Thursday, May 17, 2012

New Game In An Established Setting

A friend of mine's L5R game just ended recently, and with the friend only going to be in the area for a few more months we've decided to pass the GMing mantle from him to me and switch games up. This works out just fine for me, because now I get to run another game and I can try out  a new system. Now, my intention is to set this game in the Marvel universe, being as the system we'll be using is the new Marvel Heroic RPG. Today I want to talk about some of the things I've been thinking about as I choose the setting; things that you may also want to consider when you use an established setting.

Something Familiar
One of the biggest strengths of using an established setting is how much of the groundwork is already done for you. You have big names to pull on, as well as an established canon of events and other things going on that all involved with the game can pull on common images to use. However, you can only manifest this strength to its fullest when everyone has a similar level of exposure to what is going on. Ever been in a DC universe game where one of the players was a walking DC encyclopedia and another player wasn't? One of those people is geeking out a lot more and has a much easier time recognizing things and putting mental images in place.  However, there is more to this. Along with recognizing things there also comes an understanding of the rules and events going on. If I say I want to run a Halo game where everyone is a Spartan, people can get a fairly good idea from Halo Reach and the other Halo games as to what kind of heroics are expected of them. If one of the players has no Halo experience though, they may not grok what exactly is expected to happen as fast, and that can hinder enjoyment for everyone.

To address this issue with my own game I'm going to be using the Marvel Movie Universe and do a bit of combining to get it right. My players will already have an email in their hands when this goes up letting them know what movies have and haven't happened and what is public knowledge. For example, Spider-Man 1-3 have happened, but they aren't talked about a whole heck of a lot. Spider-Man himself would be an urban myth if not for all the photographs of him in the paper. At the same time, the events of X-Men 1 and 2 happened but not 3. Also, everything for 1 and 2 was very hush hush and no one really knows just what happened. There was a laser light show at a UN meeting to discuss mutants, and then everyone went home with no incidents having occurred. You get the idea, but the fun here is that it isn't hard to get involved with the movie-verse, which means everyone can have the same knowledge going in. Also, it solves another problem.

Players Should Be Special
Nothing can kill the feeling of being special faster than playing in an established super hero universe. Why? Because all the stuff that your character is doing, other heroes have already done a dozen times. It sucks being a new hero in the DC universe and having to live in the justice league's shadows. Sure, a good GM can trump that and all, but you can also help yourself do it. For example, in the Marvel Movie-verse we really only have a handful of heroes who are around, and most of them are relatively unknown. Only two heroes (I'm doing pre-Avengers movie) have any sort of media recognition on a large scale, and that's about it. Ultimately, this means that - partly because of where I am choosing to set the game inside the setting - my players will get to be among the first wave of superheroes that show up in the world in a big way. Course, that might not be something they're too keen on themselves in the adventures.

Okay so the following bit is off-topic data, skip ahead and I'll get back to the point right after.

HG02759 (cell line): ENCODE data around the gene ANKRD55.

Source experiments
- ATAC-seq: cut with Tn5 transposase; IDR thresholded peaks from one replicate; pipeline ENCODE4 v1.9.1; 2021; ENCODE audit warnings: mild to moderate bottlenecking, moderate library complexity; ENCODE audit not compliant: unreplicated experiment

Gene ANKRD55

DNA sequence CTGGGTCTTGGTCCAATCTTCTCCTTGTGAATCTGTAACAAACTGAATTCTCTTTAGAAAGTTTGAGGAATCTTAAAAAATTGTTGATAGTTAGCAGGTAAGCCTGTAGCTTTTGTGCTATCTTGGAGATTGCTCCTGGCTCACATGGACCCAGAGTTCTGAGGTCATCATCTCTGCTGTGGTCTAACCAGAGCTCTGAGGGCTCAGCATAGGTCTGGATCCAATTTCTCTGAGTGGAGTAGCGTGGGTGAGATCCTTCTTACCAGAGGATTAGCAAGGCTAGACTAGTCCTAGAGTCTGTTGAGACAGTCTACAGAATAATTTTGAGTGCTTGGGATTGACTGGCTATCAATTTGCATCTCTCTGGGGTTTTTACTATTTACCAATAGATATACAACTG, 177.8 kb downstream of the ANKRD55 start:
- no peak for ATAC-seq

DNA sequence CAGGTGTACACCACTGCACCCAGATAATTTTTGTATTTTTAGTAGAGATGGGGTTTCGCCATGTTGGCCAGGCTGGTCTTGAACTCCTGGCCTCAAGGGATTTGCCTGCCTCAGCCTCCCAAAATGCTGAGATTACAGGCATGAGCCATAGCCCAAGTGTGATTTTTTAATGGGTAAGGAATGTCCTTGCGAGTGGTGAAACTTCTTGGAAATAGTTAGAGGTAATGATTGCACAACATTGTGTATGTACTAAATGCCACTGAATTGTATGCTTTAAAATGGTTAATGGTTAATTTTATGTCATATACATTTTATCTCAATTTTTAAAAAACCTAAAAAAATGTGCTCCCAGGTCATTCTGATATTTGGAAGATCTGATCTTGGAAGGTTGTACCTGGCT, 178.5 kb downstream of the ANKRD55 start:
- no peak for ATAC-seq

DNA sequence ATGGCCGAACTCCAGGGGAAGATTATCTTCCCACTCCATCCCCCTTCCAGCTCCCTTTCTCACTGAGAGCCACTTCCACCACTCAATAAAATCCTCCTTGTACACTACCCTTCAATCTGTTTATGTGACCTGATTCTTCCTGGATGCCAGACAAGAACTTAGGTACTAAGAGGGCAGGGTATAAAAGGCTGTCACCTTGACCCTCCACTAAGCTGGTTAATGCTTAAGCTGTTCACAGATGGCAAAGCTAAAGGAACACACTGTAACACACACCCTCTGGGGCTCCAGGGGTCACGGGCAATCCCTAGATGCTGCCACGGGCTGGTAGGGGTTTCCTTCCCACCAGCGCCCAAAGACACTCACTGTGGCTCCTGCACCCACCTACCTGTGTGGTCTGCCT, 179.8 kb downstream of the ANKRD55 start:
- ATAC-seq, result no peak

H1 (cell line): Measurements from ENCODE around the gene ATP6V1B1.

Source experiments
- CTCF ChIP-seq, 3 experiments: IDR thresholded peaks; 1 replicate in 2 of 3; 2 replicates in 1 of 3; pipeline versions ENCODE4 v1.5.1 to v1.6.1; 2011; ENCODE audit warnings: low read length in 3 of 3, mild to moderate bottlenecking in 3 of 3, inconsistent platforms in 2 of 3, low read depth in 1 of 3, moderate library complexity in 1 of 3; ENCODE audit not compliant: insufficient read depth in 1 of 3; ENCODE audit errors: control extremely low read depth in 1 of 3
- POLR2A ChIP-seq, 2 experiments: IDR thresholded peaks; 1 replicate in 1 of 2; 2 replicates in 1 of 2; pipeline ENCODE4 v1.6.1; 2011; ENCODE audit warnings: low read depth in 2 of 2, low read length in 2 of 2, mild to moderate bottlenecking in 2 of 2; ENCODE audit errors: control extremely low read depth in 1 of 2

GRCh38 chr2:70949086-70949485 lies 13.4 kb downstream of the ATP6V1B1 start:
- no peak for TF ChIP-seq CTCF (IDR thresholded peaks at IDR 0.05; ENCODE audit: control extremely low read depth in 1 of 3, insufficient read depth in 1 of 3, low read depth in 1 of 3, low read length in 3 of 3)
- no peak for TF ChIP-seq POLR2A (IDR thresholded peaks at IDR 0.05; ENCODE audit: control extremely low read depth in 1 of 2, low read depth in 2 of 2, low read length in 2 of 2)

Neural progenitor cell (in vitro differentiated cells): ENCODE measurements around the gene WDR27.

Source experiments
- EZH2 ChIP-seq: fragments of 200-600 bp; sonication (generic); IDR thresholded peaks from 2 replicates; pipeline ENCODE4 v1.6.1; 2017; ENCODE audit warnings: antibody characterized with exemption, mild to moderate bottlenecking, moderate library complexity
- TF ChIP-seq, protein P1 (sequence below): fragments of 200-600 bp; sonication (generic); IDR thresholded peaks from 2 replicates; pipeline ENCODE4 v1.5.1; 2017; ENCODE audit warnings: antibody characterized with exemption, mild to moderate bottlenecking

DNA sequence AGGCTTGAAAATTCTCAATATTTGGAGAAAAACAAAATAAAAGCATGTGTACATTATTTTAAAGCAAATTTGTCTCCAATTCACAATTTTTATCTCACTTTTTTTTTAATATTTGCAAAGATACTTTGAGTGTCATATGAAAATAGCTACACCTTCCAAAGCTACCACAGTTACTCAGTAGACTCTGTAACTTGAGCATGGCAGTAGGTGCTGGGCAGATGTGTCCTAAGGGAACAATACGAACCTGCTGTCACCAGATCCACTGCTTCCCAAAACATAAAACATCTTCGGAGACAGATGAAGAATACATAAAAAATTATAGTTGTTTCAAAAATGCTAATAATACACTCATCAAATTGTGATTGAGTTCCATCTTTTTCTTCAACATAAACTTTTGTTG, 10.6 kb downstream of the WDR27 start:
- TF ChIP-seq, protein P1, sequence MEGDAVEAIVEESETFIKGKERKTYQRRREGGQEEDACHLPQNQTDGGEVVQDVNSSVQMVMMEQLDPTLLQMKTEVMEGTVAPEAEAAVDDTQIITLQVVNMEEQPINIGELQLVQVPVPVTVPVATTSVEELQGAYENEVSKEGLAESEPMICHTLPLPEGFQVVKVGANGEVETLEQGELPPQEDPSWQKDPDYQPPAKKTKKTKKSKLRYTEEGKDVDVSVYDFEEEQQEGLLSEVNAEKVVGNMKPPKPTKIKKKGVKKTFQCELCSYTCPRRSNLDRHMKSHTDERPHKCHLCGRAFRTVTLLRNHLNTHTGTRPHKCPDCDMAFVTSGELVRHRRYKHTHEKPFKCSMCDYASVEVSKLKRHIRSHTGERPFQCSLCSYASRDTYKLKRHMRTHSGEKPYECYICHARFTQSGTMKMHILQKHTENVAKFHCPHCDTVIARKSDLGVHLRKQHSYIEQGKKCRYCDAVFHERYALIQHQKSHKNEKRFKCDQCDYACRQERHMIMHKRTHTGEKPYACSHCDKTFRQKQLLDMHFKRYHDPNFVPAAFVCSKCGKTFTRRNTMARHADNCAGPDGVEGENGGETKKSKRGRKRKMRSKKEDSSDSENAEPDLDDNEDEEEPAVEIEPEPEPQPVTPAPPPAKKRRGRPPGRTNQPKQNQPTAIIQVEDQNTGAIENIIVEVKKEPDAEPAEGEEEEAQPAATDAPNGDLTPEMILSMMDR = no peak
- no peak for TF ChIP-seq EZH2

Location, Location, Location
I'm not setting my game in New York. Why? Well, because half the Marvel universe happens there. The above point is about making the players special and that's hard to do when half the active super heroes in the world are running around. The comics don't address it, but I can just picture that poor mugger's face when Spider-Man, Wolverine, Daredevil, and Darkhawk all show up at the same time to stop him because they all just happened to be in the area. That said, I do still want the game to be centered around a big city, and one where I can bring in a number of tensions easily would make that even better.

For this reason, I'm actually very heavily leaning towards setting the game in Miami. It's still on the east coast (yes, that's a joke at marvel. a bad one too), still a big city, and still fairly close to "places that matter" like Washington D.C. and that sort of thing. It also benefits from the fact that not much goes on in Miami in the Marvel universe that I'm aware of, which lets me make it my own little playground inside the established universe. I can do things without worrying about breaking canon, and maybe even make some unique additions to the world as I go along.

Make It Your Own
The last thing, and I did just touch on this, is you want to do things to make the universe your own, or better yet, unique to the game. The players shouldn't be the only ones making up brand new characters to do stuff with, you should too. New gangs, new factions, and new supervillains are great things to add to the equation to make the universe feel like it is the game's to play with. All the while you can bring in the established names from time to time when you want to to give folks that grounding in Marvel lore. Maybe the X-Men will show up at some point to recruit a new mutant that is causing problems. That could be a lot of fun now that I think about it....

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